Although a great way to startle a first-week forensic tech, this can actually be dangerous. The buildup of pressure combined with the loss of integrity of the decomposing skin could cause the body to rupture. So think twice before you go poking around decomposed bodies, okay?
By this point, the combination of feeding maggots, purged fluids, and cellular breakdown means the body has entered active decay. During this time, liquefaction of tissues becomes more visually apparent and extremely strong odors exist. If you think a fresh dead body smells bad, you’re gravely mistaken. I don’t know how to begin to describe the smell of a decomposing body.
One article attempted to do so, stating:
- Cadaverine and putrescine smell like rotting flesh
- Skatole has a strong feces odor
- Indole has a musty, mothball-like smell
- Hydrogen sulfide smells like rotten eggs
- Methanethiol smells like rotting cabbage
- Dimethyl disulfide and trisfulfide have a foul, garlic-like odor
Another article went the less scientific route, asking 20 people to describe the smell of death. I think this one is the most accurate:
“Rotten eggs, feces, and a used toilet left out for a month x 1,000.”
Working with bodies in active decay is very difficult. The vicious attack on one’s nose is frustrating enough, but the bodies are slippery too. The pressure from the gases forces fluids within the body to escape through open orifices, like the mouth, nose, anus, etc. And since we’re working through the body bag. The material of the bag paired with the slippery goop makes for a very frustrated x-ray tech.
Toward the end of active decay, when all of the body’s soft tissue has decomposed, hair, bones, and cartilage remain. Although decomposition begins almost immediately following death, it can take up to one year for a body to completely decompose to a skeleton. From there, it can take another eight to 12 years to decompose a skeleton. It depends on a variety of factors. Is the body buried in a dirt grave? Was it buried in a coffin? Was it embalmed? If not buried, what’s the temperature and environment like?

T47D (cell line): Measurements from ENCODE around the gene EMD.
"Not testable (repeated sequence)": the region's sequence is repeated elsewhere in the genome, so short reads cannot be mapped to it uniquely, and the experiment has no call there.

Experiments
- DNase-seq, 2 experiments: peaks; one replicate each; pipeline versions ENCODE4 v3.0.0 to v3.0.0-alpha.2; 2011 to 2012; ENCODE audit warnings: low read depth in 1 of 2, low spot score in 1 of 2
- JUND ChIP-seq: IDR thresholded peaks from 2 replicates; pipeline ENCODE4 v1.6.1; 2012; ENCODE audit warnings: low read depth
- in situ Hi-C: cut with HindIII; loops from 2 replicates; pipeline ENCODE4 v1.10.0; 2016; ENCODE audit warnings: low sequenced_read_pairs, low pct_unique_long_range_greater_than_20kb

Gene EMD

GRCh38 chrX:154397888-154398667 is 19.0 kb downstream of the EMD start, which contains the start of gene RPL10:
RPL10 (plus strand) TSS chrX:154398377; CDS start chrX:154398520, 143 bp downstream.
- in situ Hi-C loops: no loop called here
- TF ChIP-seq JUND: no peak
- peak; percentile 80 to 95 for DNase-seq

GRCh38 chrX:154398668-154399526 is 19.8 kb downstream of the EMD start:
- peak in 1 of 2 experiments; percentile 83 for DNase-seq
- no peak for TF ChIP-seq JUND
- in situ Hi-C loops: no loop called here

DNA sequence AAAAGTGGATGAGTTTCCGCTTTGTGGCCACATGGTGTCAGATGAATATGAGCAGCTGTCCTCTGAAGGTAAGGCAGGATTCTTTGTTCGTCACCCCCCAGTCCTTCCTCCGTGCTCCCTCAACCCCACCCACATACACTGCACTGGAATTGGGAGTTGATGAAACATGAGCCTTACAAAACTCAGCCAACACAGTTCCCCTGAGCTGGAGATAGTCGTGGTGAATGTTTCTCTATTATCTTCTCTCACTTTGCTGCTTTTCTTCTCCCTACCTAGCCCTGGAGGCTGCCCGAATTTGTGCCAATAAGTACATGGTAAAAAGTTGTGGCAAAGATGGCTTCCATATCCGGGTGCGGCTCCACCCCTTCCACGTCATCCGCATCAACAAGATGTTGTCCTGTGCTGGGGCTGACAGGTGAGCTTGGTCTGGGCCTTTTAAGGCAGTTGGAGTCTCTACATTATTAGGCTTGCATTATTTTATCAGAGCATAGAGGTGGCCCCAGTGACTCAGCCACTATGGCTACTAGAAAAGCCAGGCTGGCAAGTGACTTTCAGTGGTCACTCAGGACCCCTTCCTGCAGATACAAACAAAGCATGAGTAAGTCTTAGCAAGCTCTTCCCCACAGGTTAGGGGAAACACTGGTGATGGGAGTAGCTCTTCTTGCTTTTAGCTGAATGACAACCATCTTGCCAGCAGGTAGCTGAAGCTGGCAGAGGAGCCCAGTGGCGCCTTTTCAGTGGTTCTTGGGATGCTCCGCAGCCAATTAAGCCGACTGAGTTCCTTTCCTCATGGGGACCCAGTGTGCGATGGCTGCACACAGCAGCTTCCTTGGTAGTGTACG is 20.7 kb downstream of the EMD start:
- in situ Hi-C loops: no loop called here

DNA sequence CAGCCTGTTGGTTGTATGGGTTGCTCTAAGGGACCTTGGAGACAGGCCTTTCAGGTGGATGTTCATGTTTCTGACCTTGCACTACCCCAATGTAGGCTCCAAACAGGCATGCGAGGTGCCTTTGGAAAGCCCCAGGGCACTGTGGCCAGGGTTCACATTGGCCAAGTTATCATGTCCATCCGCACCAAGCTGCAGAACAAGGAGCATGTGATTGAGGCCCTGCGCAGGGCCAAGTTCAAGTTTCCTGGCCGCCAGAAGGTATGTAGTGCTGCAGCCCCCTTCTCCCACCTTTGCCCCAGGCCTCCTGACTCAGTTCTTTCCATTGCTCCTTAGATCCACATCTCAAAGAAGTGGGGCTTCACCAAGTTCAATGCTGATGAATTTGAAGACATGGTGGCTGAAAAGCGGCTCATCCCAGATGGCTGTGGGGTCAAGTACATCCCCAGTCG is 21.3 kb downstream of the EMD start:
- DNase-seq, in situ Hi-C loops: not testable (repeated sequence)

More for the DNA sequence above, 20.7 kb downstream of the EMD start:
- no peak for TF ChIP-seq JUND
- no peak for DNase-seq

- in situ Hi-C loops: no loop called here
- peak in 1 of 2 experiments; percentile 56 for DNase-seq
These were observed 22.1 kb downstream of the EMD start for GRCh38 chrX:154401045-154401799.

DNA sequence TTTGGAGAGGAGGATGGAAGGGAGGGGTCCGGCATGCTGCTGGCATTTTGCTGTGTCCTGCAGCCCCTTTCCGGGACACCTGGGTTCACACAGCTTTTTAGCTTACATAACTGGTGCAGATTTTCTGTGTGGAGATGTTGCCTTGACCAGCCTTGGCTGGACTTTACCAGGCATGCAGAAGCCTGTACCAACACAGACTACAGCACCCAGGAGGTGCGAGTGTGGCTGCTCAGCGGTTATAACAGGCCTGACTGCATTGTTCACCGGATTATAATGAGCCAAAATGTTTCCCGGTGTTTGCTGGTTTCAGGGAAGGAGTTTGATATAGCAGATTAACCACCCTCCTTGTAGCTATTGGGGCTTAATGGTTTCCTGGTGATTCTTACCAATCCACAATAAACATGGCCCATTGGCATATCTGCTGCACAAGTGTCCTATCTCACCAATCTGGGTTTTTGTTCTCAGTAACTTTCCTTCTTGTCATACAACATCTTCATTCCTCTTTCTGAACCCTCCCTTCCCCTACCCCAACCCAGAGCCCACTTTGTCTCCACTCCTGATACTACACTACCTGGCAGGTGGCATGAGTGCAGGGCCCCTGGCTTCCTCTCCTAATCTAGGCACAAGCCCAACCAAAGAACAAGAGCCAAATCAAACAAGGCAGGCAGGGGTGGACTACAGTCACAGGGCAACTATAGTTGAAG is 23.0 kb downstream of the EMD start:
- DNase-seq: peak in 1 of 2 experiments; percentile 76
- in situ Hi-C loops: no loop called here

After active decay, the body enters something called butyric fermentation. While I’m not certain this is an official stage of decomposition, it’s something that occurs once the body has dried out and butyric acid accumulates. Butyric acid is present in human vomit, so you can imagine how awesome this stage smells. During this “stage,” the skin turns leathery and marks the transition from active decay to dry decay. In dry decay, roughly 50 days to one year after death, the body is almost completely dry and may actually mummify depending on environmental conditions.
At the morgue, I have worked with bodies in every stage of decay. None were pleasant, but I suppose the beginning stage is the easiest. When it comes to working with dead people, I prefer those that are still exhibiting rigor mortis. In a later post, you’ll see how I contradict that statement, but for now I stand by it. Without rigor mortis, bodies move too easily and seem too life-like. It interferes with the mental barrier I’ve constructed so I can do my job without puking and/or crying.
I debated whether or not I would show you this. I was given permission to use x-rays for education purposes at school, so I felt conflicted about posting anything here. I don’t think I’ll make a habit of this, but I really wanted you to see the differences between an x-ray of someone who had just died compared to that of someone who’s actively decaying.
Normal on the left and decay on the right.
Can you see the difference? Isn’t it interesting?! Because we work through the bags, I’m never quite sure what stage of decomposition the body is in. But the x-rays always show it. Now, an x-ray won’t tell you down to the day of decomposition the body is in, but it can give you a fairly good idea of whether it’s in the beginning stage or active stage. I think it’s fascinating. Hopefully, as I learn more about pathology and identifying different types on x-rays, I’ll be able to notice even the most subtle of decomposition markers. #XrayGoals